Animation Artifacts 22 Nov 2006 08:05 am
- Felix the Cat was a remarkable series in the era of the silent cartoon.
Other than Felix, there were few interesting film series.
Most of the films in theaters were horrible: the tedious Col. Heeza Liar films of J.R.Bray, the tiresome, repetitive and endless Aesop Fables of Paul Terry, the Hearst recycled comic strips, and the Disney Alice films which stole from the worst of them (the Terry cartoons.) Disney improved substantially with some of the Oswald films.
In this lot, the Felix films were enormously creative and entertaining.
Pat Sullivan still gets credit for the character, but it is well known that Otto Messmer was responsible for putting him on the screen. Messmer and his animators imaginatively used the medium with graphic nuance and ingenious wit.
Don’t get me wrong; these films are still bordering on the unwatchable today. But back in the early Twenties, they had to have stood out from the pack. Felix would remove his tail to use for some other need. He’d take type out of the screen balloons to use for graphic gags. It often was quite clever how they manipulated the visuals for Felix to find his anmated deus ex machina.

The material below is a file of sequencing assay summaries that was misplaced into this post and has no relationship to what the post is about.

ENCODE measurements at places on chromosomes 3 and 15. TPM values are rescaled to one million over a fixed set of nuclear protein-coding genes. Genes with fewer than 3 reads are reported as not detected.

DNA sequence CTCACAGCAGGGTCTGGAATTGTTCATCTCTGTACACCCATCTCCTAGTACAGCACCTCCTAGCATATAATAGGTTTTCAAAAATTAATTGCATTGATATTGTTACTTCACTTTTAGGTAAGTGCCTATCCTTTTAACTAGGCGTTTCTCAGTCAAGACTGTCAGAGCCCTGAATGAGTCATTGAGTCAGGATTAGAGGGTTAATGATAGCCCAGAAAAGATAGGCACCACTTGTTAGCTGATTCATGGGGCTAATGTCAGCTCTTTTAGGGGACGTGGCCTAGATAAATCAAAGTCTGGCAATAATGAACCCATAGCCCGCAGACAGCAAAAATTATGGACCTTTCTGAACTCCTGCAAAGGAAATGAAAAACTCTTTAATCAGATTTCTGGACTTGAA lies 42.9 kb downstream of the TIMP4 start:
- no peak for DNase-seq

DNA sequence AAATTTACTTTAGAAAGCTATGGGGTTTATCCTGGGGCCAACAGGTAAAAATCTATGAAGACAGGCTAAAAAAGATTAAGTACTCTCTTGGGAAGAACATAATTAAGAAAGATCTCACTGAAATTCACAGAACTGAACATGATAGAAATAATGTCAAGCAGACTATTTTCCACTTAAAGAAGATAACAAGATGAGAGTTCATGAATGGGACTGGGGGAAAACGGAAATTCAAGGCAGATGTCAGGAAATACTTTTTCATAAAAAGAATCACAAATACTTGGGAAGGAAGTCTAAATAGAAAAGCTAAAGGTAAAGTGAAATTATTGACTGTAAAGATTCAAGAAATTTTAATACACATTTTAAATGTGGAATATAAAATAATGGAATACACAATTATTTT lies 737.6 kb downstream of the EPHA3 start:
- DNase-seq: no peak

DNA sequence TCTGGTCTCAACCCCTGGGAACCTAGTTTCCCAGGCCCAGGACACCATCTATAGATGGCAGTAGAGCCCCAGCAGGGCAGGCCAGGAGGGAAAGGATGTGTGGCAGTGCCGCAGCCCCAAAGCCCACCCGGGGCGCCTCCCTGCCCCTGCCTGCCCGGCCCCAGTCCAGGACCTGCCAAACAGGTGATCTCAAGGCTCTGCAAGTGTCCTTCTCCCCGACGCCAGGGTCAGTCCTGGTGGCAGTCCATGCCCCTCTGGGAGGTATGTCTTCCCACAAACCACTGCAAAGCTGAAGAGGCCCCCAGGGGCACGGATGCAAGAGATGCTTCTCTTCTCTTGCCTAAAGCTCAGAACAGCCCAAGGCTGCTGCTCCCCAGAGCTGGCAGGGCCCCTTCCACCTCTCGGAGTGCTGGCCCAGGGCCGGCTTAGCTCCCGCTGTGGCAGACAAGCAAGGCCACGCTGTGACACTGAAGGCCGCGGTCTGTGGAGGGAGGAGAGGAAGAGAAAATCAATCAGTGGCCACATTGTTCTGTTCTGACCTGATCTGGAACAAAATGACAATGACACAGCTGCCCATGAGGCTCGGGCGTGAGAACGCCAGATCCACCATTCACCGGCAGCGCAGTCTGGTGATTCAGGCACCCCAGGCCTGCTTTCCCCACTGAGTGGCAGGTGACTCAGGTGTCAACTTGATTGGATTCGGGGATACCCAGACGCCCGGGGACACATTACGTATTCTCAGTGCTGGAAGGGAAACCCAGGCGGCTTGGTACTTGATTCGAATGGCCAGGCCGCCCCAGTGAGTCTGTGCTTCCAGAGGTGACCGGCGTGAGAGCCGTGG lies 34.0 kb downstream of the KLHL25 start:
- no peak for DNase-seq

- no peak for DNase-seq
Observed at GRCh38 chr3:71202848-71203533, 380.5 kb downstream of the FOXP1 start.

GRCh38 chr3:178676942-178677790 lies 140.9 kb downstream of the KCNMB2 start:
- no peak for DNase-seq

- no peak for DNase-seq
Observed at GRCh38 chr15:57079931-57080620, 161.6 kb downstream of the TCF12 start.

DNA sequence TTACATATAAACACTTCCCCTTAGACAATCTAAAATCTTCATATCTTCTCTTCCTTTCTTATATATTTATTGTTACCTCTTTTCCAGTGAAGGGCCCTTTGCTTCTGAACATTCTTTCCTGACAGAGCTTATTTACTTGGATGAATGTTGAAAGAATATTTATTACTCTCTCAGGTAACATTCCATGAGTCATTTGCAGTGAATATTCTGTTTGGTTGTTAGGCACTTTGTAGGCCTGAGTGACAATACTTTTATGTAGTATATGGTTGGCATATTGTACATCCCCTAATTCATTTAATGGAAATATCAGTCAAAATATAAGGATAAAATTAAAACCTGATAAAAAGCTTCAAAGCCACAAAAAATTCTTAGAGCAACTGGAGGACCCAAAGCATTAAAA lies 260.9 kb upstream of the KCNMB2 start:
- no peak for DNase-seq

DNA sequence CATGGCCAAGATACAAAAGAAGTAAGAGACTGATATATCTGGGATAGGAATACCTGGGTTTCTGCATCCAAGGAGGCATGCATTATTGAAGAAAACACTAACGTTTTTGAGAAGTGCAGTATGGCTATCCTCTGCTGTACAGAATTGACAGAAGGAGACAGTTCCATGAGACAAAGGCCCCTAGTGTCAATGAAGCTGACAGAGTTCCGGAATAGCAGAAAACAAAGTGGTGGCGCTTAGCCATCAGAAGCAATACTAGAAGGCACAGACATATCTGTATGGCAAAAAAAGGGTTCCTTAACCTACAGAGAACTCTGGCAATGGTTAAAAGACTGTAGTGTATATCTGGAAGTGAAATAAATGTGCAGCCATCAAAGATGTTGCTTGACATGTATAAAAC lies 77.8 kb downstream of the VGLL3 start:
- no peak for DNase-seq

Of course, the book to read all about Sullivan, Messmer and Felix is John Canemaker’s Felix: The Twisted Tale of the World’s Most Famous Cat.
Unfortunately, the comic strips – which were often done by Otto Messmer as well – didn’t exploit this graphic sensibility well. Poring over a number of strips to find something to illustrate my point, I didn’t have the easiest of time locating the imaginative graphics that the animation always exploited.
Here, I give you two Sunday pages which do take advantage of the visuals around him.